Table 1 Participant Demographics
Sixty percent of parents had used video-call technology before, such as FaceTime. Among them, 65.8% used it at least monthly; 34.2% used it a few times a year or less.
Parent and patient reasons for choosing a telemedicine examination are shown in Figure 1A and B, respectively. While parents rated all choices as important, the leading reason highlights the scheduler’s role in instilling parent confidence in telemedicine. Ninety-four percent of patients referred by the optometrist chose telemedicine in part because they liked their optometrist and would feel more comfortable having her at the exam.
Figure 1 (A) Parent and (B) patient reasons for choosing a telemedicine examination.
All patients were adequately assessed via telemedicine. Of the initial encounters, 94 were comprehensive and 116 were consult examinations. In total, 348 examinations were conducted. Results are reported for the initial visit only unless stated otherwise.
One hundred and thirty-one (62.4%) patients had strabismus as the primary diagnosis. Other common primary diagnoses included eyelid abnormalities (n = 12, 5.7%), glaucoma suspect (n = 10, 4.8%), and conjunctival disorders (n = 9, 4.3%). Sixty-two subjects (29.5%, ages 0.5–17 years, median = 6 years) had surgery, three for nasolacrimal duct obstruction and the rest for strabismus.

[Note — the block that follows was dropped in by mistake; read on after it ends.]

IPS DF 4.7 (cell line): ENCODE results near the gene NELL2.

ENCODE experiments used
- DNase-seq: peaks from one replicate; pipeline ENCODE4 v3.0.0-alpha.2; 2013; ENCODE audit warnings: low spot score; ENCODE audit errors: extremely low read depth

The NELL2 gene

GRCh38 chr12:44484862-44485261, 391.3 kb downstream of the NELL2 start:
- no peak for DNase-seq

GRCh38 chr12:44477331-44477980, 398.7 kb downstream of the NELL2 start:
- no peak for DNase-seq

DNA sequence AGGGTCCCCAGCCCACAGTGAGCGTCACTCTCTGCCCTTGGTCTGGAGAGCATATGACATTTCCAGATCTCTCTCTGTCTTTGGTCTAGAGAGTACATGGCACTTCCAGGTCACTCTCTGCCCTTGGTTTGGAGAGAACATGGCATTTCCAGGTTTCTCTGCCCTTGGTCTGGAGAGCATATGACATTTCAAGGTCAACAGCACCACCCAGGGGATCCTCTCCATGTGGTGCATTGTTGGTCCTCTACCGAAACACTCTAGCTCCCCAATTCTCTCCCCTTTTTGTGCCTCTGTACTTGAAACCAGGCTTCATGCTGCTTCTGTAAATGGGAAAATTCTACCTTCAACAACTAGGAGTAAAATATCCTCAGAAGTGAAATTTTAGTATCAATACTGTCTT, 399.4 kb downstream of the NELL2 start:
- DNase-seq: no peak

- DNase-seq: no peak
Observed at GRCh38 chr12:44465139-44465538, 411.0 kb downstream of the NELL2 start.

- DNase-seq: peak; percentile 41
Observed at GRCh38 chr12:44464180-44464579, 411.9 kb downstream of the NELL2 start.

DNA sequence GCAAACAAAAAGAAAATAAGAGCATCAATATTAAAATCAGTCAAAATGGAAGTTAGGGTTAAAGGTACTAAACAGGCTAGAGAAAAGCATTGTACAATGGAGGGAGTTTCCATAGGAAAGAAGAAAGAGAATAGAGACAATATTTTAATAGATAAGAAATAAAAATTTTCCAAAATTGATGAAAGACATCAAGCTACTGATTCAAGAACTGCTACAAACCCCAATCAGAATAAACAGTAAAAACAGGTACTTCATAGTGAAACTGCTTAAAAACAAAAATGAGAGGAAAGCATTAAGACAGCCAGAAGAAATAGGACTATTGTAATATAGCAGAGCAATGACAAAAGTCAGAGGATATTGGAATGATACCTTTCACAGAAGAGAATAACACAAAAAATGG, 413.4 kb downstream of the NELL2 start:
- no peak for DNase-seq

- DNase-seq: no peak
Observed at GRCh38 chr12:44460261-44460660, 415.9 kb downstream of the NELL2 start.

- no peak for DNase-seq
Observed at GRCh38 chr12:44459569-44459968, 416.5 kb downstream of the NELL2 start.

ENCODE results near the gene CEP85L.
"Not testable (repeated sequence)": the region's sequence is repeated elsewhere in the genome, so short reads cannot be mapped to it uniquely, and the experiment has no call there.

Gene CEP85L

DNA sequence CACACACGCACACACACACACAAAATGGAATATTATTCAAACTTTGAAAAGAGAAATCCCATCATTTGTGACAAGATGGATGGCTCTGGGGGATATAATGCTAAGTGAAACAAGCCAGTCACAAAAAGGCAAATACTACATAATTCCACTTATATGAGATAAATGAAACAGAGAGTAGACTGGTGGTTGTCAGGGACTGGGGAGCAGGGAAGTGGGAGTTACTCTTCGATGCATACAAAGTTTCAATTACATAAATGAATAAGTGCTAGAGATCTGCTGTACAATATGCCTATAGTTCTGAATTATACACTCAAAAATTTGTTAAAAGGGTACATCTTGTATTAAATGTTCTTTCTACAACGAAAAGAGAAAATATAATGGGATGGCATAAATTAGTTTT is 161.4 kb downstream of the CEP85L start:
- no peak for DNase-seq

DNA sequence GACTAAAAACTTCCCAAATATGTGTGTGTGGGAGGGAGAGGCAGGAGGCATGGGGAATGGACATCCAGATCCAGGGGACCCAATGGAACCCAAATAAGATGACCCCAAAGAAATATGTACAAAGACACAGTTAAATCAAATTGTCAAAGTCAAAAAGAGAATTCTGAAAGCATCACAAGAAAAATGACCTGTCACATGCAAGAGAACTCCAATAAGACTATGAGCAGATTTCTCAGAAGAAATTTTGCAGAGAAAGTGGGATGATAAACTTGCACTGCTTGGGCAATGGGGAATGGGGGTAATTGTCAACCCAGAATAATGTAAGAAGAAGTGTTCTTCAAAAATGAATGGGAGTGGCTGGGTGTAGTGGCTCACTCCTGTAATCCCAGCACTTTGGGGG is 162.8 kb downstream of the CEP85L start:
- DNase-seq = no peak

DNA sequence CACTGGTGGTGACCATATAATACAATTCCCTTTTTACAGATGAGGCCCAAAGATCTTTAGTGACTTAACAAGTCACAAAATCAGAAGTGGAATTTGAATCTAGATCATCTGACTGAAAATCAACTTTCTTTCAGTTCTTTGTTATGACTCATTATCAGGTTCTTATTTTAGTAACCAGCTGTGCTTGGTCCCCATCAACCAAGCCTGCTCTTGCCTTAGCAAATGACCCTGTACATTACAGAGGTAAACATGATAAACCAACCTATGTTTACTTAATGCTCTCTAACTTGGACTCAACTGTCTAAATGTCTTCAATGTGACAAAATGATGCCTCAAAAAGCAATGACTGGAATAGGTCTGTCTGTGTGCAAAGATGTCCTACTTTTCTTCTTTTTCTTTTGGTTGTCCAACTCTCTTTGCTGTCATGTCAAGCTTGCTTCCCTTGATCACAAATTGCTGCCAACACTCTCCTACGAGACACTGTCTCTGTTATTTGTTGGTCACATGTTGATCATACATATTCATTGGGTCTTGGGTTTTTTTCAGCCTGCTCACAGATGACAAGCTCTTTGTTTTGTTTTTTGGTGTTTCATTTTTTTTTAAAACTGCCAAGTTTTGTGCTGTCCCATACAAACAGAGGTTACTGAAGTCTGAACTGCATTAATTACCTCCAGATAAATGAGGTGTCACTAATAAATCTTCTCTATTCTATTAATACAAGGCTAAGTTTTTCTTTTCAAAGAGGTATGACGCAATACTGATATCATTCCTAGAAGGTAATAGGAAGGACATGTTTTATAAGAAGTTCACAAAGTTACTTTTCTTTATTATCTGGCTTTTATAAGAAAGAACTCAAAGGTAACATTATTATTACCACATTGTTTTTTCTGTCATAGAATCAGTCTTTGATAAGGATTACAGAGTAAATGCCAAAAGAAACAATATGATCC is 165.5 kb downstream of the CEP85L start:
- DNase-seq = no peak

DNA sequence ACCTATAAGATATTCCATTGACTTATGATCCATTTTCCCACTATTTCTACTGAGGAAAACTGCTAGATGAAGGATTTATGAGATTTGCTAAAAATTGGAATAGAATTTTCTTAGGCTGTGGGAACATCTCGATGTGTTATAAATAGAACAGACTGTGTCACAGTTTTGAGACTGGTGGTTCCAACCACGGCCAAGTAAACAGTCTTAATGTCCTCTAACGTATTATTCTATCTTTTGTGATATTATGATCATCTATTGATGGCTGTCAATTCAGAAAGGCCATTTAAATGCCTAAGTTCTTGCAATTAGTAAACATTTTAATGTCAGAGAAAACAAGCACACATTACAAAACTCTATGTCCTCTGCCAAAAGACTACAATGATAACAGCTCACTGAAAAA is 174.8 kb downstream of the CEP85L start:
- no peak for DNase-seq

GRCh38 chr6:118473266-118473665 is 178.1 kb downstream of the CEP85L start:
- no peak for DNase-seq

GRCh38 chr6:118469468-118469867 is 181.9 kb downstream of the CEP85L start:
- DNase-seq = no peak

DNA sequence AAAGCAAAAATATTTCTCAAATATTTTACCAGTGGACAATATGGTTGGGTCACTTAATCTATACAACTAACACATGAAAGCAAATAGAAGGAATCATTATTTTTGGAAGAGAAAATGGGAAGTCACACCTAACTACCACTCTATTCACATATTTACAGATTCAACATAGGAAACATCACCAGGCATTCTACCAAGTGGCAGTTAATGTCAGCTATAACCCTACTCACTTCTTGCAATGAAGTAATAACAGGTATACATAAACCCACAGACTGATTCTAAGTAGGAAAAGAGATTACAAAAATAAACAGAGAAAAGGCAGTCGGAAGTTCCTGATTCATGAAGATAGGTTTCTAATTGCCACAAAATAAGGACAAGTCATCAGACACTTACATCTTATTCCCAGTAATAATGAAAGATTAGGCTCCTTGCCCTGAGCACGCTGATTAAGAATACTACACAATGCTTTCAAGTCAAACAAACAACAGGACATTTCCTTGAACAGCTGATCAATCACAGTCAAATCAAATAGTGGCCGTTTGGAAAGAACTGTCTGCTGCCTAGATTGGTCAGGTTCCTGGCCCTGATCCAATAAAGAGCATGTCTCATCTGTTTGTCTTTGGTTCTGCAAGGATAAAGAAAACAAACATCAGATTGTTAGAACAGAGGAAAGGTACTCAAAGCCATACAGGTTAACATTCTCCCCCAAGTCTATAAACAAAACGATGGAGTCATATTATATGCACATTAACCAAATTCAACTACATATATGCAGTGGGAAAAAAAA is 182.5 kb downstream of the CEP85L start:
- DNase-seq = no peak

Patient Experience and Access Metrics
Nearly all parents (98.5%) felt satisfied with the quality of the telemedicine examination, with 97.0% agreeing to another telemedicine encounter (Table 2). All parents reported this was their first experience using telemedicine.
Table 2 Participant Satisfaction Responses
An indicator of parents’ comfort and trust was the number who consented for surgery during the initial telemedicine examination before knowing there would be an in-person examination as well prior to surgery. Of those who ultimately consented for surgery, 54/55 (98.1%) parents did so during the initial telemedicine examination, while still masked to ever receiving an in-person examination prior to surgery. One parent declined surgery after the telemedicine examination but changed their mind after the in-person examination. Four parents did not consent at all. For two of those, surgery was reconstructive and not for visual function. In one case, the patient had already undergone surgery and the parent wanted to try a different treatment approach first. In the fourth case, the parents declined surgery recommended to improve binocularity even after seeing the ophthalmologist in-person. Of parents who consented for surgery during the initial telemedicine examination, 53.8% felt their child needed surgery urgently and chose telemedicine to see the ophthalmologist sooner. All parents found it helpful to see the magnified videos the doctor was seeing to better understand their child’s condition.